Nepal’s Internal Struggle and Vaccine Conundrum


covid vaccine

August Analysis

Nepal government imposed a lockdown on March 24 after the cases worldwide amplified, and further lifted it on June 21, without a robust plan to save the economy from the looming crisis. The three-month-long lockdown period should ideally have been the time to prepare isolation wards, adequate health services and facilities, increase the number of PCR tests, prenatal care homes, quarantine facilities, and more. However, the government lagged behind in taking any relevant measures, pushing the country into a state of uncertainty and insecurity. The decision to ease the lockdown without any protocol further triggered an increase in the number of cases.

Government’s bubble and the burst

The government’s claim that the virus transmission had come under control was an illusion. Furthermore, lifting the lockdown on the same account was another blunder. The reduction in testing prompted this illusion and the subsequent decision to lift the lockdown. However, when the government realized that the transmission risk was too high after Birgunj became the hotspot, it was already too late. The graph below represents the trend in the national Coronavirus cases and the number of PCR tests conducted. As the tests performed increased, the cases have also visibly increased.

On July 31, total reported infections stood at 19,771, and the death toll was at 56.[1] But soon the transmission kicked in, taking the national toll to 34,418 cases with 175 reported deaths[2] within the next four weeks (as of August 27, 2020). The government evidently increased the number of testing, and on August 26, 2% of the population had undergone PCR tests. Till July 31, only 375,416 PCR tests were performed which ballooned to 635,252 PCR tests, almost increased by two folds in August alone. Similarly, the death toll trend can be seen in the graph.

Why was there a sudden increase in the cases?

Following the decision to ease the lockdown on June 21, there was a heavy flow in the number of people entering Nepal illegally through the southern border. The uncalculated move by the government resulted in a rapid increase of cases in the Terai region which soon penetrated into Kathmandu valley, causing the national infections and death toll to surge.[3] The rise in the number of cases is primarily attributed to the negligence of the government. Failing to understand the gravity of the situation was the biggest catastrophe.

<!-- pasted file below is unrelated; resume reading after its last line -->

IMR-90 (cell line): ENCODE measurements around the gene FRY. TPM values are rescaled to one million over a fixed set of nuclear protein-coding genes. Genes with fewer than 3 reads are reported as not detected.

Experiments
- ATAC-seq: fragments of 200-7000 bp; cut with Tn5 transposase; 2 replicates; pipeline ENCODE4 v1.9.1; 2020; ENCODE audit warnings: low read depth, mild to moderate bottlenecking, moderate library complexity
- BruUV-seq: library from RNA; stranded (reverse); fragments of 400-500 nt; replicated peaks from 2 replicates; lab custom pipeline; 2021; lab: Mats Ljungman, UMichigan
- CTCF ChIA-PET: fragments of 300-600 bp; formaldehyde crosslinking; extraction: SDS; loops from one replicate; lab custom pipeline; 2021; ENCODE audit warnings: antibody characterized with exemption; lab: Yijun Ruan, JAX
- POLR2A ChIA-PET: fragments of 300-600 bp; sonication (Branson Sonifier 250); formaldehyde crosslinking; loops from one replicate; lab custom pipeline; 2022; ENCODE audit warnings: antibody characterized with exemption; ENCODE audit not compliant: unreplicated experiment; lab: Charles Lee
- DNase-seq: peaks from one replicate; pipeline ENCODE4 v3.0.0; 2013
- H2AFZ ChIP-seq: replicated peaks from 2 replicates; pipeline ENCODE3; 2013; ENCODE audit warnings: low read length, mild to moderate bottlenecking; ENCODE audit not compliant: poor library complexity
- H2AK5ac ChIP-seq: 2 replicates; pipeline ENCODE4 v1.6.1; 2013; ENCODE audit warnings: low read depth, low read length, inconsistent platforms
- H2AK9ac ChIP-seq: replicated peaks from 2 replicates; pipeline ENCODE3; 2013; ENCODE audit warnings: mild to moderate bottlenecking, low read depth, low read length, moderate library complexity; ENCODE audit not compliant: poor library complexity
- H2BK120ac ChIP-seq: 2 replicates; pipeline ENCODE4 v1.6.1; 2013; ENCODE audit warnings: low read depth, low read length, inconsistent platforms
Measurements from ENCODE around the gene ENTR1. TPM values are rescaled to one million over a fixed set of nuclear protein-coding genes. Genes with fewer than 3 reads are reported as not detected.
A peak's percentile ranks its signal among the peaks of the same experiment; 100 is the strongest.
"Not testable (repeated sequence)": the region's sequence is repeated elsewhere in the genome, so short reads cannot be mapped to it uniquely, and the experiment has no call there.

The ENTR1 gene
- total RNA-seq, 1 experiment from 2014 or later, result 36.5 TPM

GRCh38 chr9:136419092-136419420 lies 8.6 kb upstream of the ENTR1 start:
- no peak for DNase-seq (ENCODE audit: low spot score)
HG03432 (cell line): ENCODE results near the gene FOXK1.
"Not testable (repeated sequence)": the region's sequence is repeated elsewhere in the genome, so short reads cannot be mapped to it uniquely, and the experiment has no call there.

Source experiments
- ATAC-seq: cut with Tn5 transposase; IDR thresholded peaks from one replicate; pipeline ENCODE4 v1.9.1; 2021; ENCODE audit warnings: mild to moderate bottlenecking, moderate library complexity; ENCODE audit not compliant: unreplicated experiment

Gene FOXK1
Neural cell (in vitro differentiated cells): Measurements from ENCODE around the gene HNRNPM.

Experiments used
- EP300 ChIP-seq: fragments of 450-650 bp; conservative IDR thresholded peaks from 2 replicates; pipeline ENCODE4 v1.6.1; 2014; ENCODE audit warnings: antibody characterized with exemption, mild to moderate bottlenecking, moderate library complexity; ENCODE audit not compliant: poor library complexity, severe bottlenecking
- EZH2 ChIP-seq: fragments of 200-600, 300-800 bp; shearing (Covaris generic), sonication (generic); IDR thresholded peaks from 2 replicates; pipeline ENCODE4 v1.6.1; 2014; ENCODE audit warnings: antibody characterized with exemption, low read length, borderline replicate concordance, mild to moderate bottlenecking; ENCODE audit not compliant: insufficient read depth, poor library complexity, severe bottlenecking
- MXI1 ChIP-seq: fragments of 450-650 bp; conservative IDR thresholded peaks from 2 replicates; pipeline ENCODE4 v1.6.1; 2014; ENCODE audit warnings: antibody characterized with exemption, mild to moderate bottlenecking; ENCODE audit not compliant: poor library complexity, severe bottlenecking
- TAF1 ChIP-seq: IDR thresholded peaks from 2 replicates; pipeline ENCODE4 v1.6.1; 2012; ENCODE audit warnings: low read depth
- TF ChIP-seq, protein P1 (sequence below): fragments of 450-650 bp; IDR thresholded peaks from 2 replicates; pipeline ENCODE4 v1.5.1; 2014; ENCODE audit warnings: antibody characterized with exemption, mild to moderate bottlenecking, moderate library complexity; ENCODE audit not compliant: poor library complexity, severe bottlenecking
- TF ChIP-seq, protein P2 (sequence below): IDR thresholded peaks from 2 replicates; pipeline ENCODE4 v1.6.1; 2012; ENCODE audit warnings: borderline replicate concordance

Government initiative to control it

Nonetheless, the government again imposed a lockdown and further prohibitory orders in districts and municipalities where cases are swelling. Similarly, capital city Kathmandu valley is also under lockdown. The local government further mandated the hospitals and private medical institutions to reserve 20% of beds for Coronavirus patients. These restrictions and last resort attempts indicate towards the desperate struggle to curb the rising number of cases. However, the private hospitals have expressed reservations by stating that it is impossible to allocate as per government directive. The government had initially directed 1,000 additional beds and 100 ICUs but the private sector has revealed that it can only manage up to 500 beds and 60 ICUs.[4]

The much-awaited vaccine

As nations worldwide are struggling to contain the spread internally, there is also a global race to develop and roll out the Coronavirus vaccine before any other government does. It is in the best interest of all the nations to cooperate and develop the vaccine as quickly as possible, but world politics is much complicated. The US-China rivalry may instigate the countries not to share and collaborate if one develops the antidote first. Similarly, the competition and conflict amongst the countries create a “vicious” circle. Currently, China, India, Britain, Russia, and America are the major countries in this rat race.[5] According to the World Health Organization, over 165 vaccines are being developed while 32 are in the human trial stage.[6]

What does this mean for Nepal?

Consequently, the main concern for Nepal is where it stands in receiving the vaccines being discovered. Russia and China have already committed to Nepal to provide the vaccine, while the southern neighbour, India, has prioritized Bangladesh.[7]